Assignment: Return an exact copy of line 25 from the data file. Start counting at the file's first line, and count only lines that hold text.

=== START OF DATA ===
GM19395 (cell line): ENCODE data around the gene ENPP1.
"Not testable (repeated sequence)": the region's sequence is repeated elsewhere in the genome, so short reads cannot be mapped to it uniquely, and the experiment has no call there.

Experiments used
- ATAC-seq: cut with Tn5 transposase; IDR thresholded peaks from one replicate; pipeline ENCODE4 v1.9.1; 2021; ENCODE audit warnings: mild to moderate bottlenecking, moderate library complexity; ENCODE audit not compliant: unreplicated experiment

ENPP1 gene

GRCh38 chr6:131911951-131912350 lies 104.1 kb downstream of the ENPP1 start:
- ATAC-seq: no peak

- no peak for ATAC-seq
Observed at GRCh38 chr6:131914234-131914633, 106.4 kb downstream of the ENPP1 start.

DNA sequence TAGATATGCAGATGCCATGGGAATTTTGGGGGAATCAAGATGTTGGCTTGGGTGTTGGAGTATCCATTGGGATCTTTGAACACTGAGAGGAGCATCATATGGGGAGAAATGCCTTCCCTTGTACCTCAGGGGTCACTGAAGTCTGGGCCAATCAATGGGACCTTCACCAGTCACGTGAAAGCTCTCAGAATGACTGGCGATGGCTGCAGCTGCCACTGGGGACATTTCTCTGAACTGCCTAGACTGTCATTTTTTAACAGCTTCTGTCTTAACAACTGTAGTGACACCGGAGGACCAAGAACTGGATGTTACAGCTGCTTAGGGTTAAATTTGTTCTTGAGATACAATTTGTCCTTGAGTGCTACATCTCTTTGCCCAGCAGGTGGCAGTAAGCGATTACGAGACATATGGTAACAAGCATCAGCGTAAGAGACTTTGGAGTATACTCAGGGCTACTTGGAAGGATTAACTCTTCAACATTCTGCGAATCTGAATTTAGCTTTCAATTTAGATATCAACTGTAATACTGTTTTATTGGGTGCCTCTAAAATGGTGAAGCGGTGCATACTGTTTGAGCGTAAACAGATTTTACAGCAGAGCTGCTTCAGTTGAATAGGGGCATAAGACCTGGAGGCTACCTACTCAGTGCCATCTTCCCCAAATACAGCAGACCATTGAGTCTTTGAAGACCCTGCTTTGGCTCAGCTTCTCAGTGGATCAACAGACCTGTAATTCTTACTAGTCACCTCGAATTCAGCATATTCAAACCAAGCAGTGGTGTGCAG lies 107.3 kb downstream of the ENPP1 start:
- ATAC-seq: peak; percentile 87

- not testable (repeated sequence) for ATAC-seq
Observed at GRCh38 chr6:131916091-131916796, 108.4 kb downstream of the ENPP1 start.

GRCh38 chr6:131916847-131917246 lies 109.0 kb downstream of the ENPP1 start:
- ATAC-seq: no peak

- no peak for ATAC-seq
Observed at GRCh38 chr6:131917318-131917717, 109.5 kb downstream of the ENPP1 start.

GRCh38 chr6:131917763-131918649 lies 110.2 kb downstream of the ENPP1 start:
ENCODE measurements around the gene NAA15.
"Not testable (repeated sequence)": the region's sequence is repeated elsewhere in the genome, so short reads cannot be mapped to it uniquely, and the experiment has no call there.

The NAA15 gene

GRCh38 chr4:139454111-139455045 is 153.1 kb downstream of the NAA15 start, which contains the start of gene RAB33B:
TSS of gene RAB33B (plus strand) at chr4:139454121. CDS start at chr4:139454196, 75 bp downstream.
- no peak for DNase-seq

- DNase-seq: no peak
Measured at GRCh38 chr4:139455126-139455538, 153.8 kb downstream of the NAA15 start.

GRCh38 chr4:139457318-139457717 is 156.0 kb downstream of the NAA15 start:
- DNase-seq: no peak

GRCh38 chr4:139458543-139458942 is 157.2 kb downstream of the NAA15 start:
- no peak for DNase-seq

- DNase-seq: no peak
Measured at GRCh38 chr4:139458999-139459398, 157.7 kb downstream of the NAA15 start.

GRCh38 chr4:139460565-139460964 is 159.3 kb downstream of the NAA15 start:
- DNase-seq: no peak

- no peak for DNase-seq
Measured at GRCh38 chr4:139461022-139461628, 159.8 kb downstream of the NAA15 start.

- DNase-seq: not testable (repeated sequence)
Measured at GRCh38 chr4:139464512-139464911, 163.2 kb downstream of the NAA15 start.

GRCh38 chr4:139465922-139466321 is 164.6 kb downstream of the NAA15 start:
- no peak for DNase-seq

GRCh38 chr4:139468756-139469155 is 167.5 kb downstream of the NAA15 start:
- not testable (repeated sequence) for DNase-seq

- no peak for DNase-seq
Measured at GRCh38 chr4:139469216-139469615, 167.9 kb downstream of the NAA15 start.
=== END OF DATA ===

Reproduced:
- DNase-seq: no peak